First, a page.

Gothenburg and Sweden could be the first in the world to create a joint infrastructure for the transport of liquefied carbon dioxide extracted using CCS technology.
A consortium of Belgian and Dutch companies including the LNG player Fluxys is taking the first step towards CO2 capture and storage, to reduce CO2 emissions in North Sea Port, the Belgian-Dutch area covering the port of Ghent in Belgium and the ports of Terneuzen and Vlissingen in the Netherlands.
The oil major players, Equinor, Shell and Total recently shake their hands and agreed to invest in Norway’s first exploitation licence for CO₂ storage, called as “Northern Lights project”.
The European Union is prepared in principle to provide a subsidy for the Porthos project on storage of CO2 from industry in Antwerp, Ghent, Zeeland and Rotterdam beneath the North Sea. This is according to the list of energy projects that the European Parliament approved on Wednesday.
Lloyd’s Register John McCurry highlights the importance of developing carbon capture and storage, after withdrawal of UK funding in 2015, and its positive impact on the environment. Carbon capture and storage (CCS) divides the CO2 produced by industry, compresses it for transportation, and permanently stores it in rock formations. Also, it stops carbon emissions from entering the atmosphere and plays a key role in climate change.
On 20 January, the Italian energy company Eni along with the international oil company ADNOC, shake their hands and inked a strategic framework agreement. Through their collaboration both companies will further explore new opportunities in carbon capture utilization and storage (CCUS).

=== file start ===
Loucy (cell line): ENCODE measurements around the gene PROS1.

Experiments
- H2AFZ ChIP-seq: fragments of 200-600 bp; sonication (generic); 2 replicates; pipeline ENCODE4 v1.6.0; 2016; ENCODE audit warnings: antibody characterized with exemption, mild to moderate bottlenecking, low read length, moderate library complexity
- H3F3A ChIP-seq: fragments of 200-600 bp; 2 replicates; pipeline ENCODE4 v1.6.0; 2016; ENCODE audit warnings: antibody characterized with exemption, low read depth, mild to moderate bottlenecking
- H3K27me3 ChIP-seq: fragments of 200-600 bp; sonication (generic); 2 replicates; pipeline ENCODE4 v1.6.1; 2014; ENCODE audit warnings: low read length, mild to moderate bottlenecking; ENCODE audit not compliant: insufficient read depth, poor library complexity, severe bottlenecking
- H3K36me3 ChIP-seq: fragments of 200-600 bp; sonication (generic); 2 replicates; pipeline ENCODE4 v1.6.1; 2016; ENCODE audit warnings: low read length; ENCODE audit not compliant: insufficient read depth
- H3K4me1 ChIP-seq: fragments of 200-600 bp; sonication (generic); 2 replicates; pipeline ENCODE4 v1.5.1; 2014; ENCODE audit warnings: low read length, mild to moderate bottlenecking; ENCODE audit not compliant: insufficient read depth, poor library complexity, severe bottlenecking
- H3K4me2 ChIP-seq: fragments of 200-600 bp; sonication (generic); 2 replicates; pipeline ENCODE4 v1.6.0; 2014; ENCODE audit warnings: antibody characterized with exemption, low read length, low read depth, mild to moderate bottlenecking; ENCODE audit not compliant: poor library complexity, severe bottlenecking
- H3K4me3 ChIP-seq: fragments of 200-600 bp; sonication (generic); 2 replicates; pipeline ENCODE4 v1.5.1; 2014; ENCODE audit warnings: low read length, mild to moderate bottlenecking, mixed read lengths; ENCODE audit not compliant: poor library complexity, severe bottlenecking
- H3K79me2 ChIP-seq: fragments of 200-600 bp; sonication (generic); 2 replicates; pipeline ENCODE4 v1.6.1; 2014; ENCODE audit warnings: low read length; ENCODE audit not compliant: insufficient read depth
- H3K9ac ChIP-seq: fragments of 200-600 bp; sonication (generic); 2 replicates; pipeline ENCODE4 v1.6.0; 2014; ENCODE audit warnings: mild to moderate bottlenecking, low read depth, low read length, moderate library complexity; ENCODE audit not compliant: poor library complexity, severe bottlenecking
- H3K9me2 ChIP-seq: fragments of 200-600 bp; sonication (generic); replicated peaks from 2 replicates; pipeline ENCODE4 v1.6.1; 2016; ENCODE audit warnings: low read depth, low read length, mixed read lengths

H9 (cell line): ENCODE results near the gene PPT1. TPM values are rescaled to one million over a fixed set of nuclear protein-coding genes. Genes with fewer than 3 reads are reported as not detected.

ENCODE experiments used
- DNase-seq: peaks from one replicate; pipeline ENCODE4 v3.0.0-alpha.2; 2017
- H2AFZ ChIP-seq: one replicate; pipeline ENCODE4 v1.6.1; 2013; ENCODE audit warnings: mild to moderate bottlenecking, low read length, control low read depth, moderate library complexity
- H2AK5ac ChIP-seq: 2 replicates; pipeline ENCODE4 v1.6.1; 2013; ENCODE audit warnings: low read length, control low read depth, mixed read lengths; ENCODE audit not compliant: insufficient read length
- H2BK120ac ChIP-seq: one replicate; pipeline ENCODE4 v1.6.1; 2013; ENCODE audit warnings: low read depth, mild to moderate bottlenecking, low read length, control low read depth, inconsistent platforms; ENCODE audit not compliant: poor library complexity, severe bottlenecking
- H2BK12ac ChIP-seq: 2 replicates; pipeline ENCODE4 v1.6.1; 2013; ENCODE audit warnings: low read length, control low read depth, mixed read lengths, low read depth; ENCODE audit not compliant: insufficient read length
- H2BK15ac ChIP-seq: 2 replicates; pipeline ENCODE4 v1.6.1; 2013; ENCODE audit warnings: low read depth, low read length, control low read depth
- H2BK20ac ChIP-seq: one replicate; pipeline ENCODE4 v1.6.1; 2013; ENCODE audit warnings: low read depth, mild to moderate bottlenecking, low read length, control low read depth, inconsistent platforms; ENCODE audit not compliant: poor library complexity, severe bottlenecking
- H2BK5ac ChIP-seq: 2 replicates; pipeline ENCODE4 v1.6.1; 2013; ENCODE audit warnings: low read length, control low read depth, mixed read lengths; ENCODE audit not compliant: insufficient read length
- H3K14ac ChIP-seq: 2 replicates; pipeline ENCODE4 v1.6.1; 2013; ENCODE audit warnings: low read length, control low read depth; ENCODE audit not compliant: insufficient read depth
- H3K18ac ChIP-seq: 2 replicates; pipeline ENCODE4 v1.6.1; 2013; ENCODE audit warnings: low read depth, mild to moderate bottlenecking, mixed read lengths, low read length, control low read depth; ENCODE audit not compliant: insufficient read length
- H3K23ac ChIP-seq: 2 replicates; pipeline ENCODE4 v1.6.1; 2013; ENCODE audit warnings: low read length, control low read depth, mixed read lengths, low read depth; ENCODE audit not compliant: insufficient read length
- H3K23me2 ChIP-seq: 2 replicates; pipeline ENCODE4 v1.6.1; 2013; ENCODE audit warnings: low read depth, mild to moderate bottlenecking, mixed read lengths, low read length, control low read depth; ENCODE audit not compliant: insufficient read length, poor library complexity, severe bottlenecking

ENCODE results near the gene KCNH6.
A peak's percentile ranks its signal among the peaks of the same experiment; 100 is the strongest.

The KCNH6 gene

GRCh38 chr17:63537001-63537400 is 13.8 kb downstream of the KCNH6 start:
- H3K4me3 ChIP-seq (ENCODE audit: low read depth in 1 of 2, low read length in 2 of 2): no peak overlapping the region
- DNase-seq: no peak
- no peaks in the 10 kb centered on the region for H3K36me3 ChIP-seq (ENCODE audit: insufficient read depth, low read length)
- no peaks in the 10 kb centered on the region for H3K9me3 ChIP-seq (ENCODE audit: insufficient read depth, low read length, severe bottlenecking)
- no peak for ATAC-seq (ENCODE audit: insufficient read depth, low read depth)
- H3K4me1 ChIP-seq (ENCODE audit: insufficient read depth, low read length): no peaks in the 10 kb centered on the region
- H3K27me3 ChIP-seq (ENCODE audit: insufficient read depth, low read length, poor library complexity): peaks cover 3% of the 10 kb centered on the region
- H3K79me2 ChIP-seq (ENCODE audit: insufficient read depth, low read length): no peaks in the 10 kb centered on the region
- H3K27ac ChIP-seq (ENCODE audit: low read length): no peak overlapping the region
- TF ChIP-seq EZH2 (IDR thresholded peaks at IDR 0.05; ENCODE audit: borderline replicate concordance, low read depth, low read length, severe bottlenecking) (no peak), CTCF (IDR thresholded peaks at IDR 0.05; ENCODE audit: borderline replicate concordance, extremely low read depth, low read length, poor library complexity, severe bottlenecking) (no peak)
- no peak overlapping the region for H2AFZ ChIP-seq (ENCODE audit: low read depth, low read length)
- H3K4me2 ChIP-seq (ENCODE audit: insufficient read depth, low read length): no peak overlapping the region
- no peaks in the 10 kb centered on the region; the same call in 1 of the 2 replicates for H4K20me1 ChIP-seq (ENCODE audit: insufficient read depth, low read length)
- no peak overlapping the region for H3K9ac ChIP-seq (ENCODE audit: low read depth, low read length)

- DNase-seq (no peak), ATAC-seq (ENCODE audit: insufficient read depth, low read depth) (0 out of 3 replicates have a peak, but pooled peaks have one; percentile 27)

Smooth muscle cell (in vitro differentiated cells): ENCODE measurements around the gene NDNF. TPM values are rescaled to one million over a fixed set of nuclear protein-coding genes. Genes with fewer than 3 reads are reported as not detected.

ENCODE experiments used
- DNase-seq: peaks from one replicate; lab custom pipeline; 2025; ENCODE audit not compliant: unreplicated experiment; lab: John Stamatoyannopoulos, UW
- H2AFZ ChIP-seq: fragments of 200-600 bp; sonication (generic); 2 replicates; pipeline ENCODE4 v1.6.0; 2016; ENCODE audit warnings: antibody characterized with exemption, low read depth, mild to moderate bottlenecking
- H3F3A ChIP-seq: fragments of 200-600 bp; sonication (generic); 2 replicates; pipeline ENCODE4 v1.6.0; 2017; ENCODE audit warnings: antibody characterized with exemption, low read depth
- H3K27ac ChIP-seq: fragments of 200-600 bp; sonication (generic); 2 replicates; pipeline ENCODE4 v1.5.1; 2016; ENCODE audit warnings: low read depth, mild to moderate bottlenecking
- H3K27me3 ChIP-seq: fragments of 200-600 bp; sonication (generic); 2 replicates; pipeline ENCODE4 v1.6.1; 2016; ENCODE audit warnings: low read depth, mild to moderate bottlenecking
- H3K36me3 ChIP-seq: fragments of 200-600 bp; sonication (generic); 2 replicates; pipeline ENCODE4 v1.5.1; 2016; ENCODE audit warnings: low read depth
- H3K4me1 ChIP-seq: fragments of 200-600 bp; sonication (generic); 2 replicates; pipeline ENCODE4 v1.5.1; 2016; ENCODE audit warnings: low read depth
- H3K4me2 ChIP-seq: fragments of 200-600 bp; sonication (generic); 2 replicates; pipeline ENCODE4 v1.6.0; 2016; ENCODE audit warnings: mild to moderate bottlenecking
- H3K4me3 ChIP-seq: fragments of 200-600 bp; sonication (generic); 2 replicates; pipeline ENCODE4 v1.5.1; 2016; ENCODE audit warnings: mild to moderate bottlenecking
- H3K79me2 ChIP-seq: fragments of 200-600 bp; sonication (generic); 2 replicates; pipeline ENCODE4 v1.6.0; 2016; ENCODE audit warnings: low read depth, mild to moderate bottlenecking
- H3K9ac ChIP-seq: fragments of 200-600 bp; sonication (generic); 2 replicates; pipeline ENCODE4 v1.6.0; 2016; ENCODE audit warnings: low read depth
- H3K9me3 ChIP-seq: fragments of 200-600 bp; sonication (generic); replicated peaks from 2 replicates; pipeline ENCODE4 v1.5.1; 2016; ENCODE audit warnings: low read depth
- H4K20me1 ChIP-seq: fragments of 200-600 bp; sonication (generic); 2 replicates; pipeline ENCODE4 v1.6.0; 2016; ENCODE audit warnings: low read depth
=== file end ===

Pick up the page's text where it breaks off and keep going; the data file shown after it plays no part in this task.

Lloyd’s Register conducted a report for the UK’s Oil and gas Authority (OGA) in efforts to explore the country’s upstream opportunities to cut its GHG emissions, amid its announcement in becoming the first major economy to pass a net zero law for greenhouse gas emissions.
In line its “Technology Outlook 2030” report, DNV GL focuses on the mitigation of CO2 emissions and how the industries can deal with, looking for ways to recycle CO2, capture the emissions and store them, proposing the launch of negative emissions technologies to tackle the issue.
A group of shipping partners, including NYK, Sovcomflot, Knutsen OAS and Ardmore, ship builders, including DSME, and the mining company Vale, are cooperating with Danish Maritime Development Centre to develop an onboard carbon capture and storage solution, in a project called decarbonICE.
Equinor signed Memoranda of Understanding with seven European companies to develop value chains in carbon capture and storage. Equinor is collaborating with Shell and Total to find out the possibilities for developing a CO2 storage on the Norwegian continental shelf (NCS).
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